It has been acknowledged that higher education faces a vast
amount of issues which still prevail on college campuses impacting learning
outcomes and success. A college environment is the institutions’ responsibility
and as such, acting upon any issues should be the priority so that their campus
can survive (Birnbaum, 1998).



            One of the
most prominent policy issues in higher education is combating sexual assault on
college campuses; how to prevent, 
respond, and report. Sexual assault is a prevalent, yet underreported
and disgracing offense issue that impacts the success of college students
(Harnisch & Lebioda, 2016; Skinner & Gross, 2017). The prevalence of
sexual assault among undergraduate student populations is high. In fact, women
in college are at higher risk of rape and experiencing other types of sexual
assault than the general women population. For instance, a campus sexual
assault study reported that 26.1% of women experienced sexual assault, whether
attempt or completed, since entering college; 16% were sexually assaulted while
incapacitated, and 7% experienced physically forced sexual assault
(Romero-Sánchez & Megías, 2015; Graham et al., 2017). Additionally, 6.1% of
men reported to experience sexual assault as an undergraduate student.

Since sexual assault emerged over
thirty years ago, the number of civil actions which allege college’s failure in
preventing sexual assault incremented and has triggered continuous discourse
within the legal community (Brewer, 2015). Many institutions have failed to
comply to following the appropriate procedures when sexual assault has been

institutional struggling factor is getting students to report incidents of
sexual assault. In fact, a recent study revealed that only 12.5% of rape incidents
were reported to higher education officials (Graham et al., 2017).
Consequently, the fact that some college students do not fully understand what
is considered a sexual assault encounter, it is not perceived as a crime for
which approximately more than half of undergraduate women who encountered
sexual assault are under this assumption.


It is necessary to precisely
elaborate since at some higher education institutions their student body does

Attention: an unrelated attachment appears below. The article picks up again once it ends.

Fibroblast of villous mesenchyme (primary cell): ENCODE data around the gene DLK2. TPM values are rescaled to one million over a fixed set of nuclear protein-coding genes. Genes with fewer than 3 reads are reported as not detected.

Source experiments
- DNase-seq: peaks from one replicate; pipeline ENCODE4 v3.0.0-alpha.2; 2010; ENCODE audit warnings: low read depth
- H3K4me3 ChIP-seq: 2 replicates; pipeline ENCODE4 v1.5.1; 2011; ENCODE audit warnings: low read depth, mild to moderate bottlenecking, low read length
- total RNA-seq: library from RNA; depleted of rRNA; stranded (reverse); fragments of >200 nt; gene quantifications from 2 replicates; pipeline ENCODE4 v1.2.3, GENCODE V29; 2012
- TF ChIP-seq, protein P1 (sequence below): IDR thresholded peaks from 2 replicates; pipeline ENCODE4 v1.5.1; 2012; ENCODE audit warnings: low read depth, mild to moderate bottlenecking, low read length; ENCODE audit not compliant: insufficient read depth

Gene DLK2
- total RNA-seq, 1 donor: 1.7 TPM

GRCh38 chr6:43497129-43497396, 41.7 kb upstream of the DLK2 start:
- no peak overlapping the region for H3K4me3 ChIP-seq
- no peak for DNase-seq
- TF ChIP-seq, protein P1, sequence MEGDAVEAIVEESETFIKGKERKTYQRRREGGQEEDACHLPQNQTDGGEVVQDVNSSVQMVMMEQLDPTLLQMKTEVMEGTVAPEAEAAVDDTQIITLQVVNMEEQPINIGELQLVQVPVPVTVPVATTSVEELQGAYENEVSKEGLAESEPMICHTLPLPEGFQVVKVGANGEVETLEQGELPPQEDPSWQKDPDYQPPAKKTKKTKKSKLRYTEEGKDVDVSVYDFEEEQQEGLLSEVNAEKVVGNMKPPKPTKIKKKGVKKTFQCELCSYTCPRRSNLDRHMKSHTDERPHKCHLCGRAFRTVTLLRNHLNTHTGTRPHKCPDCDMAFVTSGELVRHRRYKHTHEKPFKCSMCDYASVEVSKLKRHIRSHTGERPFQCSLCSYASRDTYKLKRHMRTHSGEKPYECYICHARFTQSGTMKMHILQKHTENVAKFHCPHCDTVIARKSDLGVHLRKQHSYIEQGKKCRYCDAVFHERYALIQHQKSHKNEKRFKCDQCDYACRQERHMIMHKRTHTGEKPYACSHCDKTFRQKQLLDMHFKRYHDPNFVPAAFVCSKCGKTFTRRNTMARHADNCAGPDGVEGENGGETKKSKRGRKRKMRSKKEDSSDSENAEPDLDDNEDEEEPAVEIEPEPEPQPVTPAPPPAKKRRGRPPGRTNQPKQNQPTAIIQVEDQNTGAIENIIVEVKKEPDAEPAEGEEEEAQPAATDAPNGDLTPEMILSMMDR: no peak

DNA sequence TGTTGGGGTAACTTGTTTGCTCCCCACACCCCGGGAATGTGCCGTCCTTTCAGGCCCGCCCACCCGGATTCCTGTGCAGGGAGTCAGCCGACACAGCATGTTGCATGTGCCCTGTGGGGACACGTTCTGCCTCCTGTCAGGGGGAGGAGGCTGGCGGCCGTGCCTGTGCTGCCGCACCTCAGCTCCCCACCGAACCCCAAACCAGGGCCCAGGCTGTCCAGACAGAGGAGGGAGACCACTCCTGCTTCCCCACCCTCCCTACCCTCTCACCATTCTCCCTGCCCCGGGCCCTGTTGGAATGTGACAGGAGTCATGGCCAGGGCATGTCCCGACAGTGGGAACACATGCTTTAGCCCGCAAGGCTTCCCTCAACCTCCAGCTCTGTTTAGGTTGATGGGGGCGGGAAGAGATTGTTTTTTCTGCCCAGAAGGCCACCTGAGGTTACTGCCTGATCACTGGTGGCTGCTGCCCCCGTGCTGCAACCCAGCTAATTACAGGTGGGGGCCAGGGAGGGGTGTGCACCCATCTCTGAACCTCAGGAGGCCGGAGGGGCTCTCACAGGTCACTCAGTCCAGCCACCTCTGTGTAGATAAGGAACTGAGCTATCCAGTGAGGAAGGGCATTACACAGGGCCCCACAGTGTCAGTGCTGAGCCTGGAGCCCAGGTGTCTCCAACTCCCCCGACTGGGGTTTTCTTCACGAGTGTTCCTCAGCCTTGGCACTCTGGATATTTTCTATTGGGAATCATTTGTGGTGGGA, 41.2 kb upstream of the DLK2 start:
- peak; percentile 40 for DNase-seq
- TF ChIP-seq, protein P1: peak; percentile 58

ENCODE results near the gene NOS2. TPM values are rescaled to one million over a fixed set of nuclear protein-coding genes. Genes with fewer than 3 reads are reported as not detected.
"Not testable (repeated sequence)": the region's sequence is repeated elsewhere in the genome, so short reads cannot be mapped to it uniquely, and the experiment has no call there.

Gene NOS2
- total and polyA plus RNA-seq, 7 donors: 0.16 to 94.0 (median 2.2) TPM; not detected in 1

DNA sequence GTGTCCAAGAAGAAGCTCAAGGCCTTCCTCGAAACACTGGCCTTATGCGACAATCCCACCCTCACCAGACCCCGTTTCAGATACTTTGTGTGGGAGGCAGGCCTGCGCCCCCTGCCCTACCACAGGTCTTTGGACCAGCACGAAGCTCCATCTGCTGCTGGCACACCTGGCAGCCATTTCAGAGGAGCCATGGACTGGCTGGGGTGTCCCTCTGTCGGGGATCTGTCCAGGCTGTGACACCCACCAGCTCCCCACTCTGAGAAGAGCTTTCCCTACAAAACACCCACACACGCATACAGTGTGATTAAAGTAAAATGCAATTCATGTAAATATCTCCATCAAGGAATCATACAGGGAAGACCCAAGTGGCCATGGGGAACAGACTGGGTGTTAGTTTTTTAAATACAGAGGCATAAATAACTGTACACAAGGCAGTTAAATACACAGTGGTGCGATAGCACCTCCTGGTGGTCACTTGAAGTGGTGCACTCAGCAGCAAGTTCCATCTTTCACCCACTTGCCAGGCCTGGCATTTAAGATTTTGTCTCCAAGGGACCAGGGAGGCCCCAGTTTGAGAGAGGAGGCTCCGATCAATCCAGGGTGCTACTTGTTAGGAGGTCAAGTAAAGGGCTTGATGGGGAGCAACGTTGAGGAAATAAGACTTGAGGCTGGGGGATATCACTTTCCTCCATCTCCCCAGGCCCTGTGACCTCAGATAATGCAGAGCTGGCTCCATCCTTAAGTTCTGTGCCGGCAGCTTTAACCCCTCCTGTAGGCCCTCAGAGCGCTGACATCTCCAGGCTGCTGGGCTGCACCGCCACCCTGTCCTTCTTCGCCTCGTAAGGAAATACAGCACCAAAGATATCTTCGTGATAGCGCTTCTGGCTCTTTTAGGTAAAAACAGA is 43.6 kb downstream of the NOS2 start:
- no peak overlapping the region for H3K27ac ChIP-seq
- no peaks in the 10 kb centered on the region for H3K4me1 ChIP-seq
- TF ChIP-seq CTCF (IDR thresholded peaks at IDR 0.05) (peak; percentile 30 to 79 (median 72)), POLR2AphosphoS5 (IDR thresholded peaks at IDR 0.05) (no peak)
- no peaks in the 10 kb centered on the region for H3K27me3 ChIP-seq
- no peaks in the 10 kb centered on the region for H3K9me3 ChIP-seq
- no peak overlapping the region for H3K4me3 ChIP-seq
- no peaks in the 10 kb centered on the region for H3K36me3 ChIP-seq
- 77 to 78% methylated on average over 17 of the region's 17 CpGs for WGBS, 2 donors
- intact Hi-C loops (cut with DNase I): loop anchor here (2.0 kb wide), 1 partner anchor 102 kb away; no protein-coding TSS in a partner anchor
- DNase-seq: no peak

not embody a standard of caution and respect towards sexual assault. Efforts
should be made in working towards ensuring that today’s college students become
agents of sexual assault interventions; advocating for oneself and the
community as whole. First, higher education practitioners should work towards
creating educational programs that help in clarifying what sexual assault
embodies so that it becomes easier to identify such incidents, and at the same
time, to reduce obstacles that get in the way of students reporting assaults
and looking for assistance. Non-reported rape incidents will prevent colleges
and universities to respond to these incidents appropriately (Graham et al.,
2017; Skinner & Gross, 2017).

Furthermore, to implement Bystander
Intervention Programs (BIPs), in hopes to prevent sexual assaults on college
campuses. This program provides student trainings to assist college students to
identify signal warnings as well as how to intervene to prevent any sexual
assault incidents from happening, aside from teaching students to empower
themselves in order to act upon when someone might be in danger (Murphy, 2017).

Next, for institutions to enact
initiatives such as trainings to resident assistants, resident directors,
departments who wish to be educated on sexual assault, orientation leaders,
diversity educators, to educate prospective students and their families at
family events (New Student Orientations, Family Weekend, etc.) to promote
self-educated online programs where college students can access related
information anytime. Last but not least, our government should focus on
ensuring that universities are held accountable for their legal obligations to
sexual assault through some sort of policy/program with the sole purpose of
prompting colleges and universities to re-examine their institutional policies
for sexual assault and to work towards strengthening their responses to
incidents of sexual assault (Graham et al., 2017).


Although higher education institutions
disagree in various ways, sexual assault as a prevalent and stigmatizing issue
in higher education institutions, colleges and universities must work
collectively towards finding ways in which there are better practices for
prevention, response, and reporting in hopes to creating a much more safe and
welcoming environment for all students.

Please let me know if you have any questions or concerns. I
hope you can consider this statement and the information included in it.

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